A rain-free Friday for Houston? Let’s try it

The rain is over. After days of being tortured by Mother Nature (and, you know, tigers), we can at least turn the faucet off for a bit, as drier weather builds into Southeast Texas for the weekend.


As the upper level storm partially responsible for repeated rains finally begins to pick up some speed as it exits the Mid-Continent, that will allow for high pressure to settle in over our region for a couple days. That means we should have a good bit of sunshine today. Temperatures will pop into the low to mid 80s.

No complaints about today's rainfall forecast for Southeast Texas. (Weather Bell)
No complaints about today’s rainfall forecast for Southeast Texas. (Weather Bell)

As is often the case when you turn off a faucet, there may still be a couple drips, so one or two *small* showers could flare up with daytime heating today, especially east of I-45. Those would be very much the exception rather than the rule however.

In terms of flooding, the chart from the National Weather Service map from overnight shows that most of the creeks across the region have seen the flood wave pass and are now receding.

Flooding update from last evening from the National Weather Service. (NWS)
Flooding update from last evening from the National Weather Service. (NWS)

While many creeks are still in flood stage, even moderate to major flood stage, the lack of rain today should mean the pace of the drop in water will be more noticeable. The flood waves will continue rising on portions of the larger rivers though, particularly the Colorado south of Wharton and the Brazos and San Bernard Rivers south of US-59. Those should all crest this weekend.

As far as Addicks and Barker Reservoirs go, the dams are doing their job and holding up fine. They have begun releasing water downstream, but with no rain in the forecast, this shouldn’t amount to downstream problems. That said, there will continue to be flooding in some of the neighborhoods around the reservoirs. And the flooding of Highway 6 is expected to continue for weeks. The reservoirs will continue rising over the weekend, but they should level off early next week.

Just as a reminder, there is a sales tax holiday in Texas this weekend on emergency preparedness supplies. After recent events and with hurricane season around the corner, I’d encourage everyone to think harder about ensuring you have an emergency kit (I plan to myself). The worst thing that happens is that you have a few items you don’t really need sitting in a cabinet somewhere. All the details are on the Comptroller’s website.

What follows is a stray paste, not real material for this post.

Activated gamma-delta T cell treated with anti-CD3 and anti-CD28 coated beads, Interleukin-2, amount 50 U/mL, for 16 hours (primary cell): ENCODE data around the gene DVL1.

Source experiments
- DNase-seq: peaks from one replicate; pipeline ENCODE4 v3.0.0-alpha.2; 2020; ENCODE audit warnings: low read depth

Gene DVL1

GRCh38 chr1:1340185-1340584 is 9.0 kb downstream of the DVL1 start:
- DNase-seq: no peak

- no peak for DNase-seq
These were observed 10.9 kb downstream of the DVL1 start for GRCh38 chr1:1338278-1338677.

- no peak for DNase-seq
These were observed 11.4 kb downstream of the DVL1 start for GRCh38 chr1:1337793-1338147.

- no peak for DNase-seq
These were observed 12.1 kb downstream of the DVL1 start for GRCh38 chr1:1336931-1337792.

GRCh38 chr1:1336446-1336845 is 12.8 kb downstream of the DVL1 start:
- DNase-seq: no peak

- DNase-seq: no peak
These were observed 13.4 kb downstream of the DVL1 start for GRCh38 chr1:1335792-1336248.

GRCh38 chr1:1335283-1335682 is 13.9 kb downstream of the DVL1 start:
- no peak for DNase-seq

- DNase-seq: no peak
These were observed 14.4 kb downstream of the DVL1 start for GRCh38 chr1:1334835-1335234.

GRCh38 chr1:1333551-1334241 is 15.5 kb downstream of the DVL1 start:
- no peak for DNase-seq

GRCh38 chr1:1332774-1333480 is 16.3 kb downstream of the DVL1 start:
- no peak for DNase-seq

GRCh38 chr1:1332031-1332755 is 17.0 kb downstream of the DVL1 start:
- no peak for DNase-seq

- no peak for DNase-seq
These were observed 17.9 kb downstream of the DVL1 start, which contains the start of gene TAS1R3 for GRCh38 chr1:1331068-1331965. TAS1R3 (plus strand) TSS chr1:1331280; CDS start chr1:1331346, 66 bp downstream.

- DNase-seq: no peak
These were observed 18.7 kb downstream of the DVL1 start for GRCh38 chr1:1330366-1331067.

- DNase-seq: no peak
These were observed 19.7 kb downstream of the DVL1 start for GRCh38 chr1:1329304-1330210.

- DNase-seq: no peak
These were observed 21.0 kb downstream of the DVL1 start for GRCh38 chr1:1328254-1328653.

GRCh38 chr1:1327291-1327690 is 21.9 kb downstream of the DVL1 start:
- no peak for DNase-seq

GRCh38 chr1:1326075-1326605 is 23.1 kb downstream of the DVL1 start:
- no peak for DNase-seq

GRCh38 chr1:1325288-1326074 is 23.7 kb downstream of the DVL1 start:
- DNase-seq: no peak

Sales tax holiday on emergency supplies this weekend in Texas. (NWS)
Sales tax holiday on emergency supplies this weekend in Texas. (NWS)


Good news: Rain chances for Sunday are dropping a bit further. Models indicate the disturbance that would trigger any showers Sunday is a bit weaker and more offshore, so that limits what can occur. The best chance for showers will be southwest of Houston (say, closer to El Campo or Victoria).

So we’ll call it this: A dry Saturday and probably a dry Sunday. Could there be a shower or two around either day? Yes. But the risk looks very low and even a few form, they will likely not cause us any problems at all.

We’ll see sun and clouds each day. High temperatures Saturday should hit the low to mid 80s again, and Sunday will probably see around 80° or so. Nighttimes will be in the low to mid 60s, so not terrible at all.


The majority of the first part of the week should be trouble-free. There will be a minor chance of a shower or two Monday as that disturbance exits to our south. The best chance is probably east of I-45, closer to Beaumont than Houston. I suspect Tuesday and Wednesday will also be quiet days with just a minor chance of a shower.

The latter part of the week is a little more low confidence. The weather models disagree on exact placement and timing of different features. There’s an equal chance late week is warm and dry as there is that it’s stormy or unsettled. We’ll want to keep an eye on the evolution of a storm in the Plains again (not a slow moving storm like this week, but a vigorous disturbance that will trigger severe weather up that way). Storm chances will trend up as we move toward next weekend, so stay tuned.

But in the meantime, most of us have a multi-day stretch to dry out, and that is great news.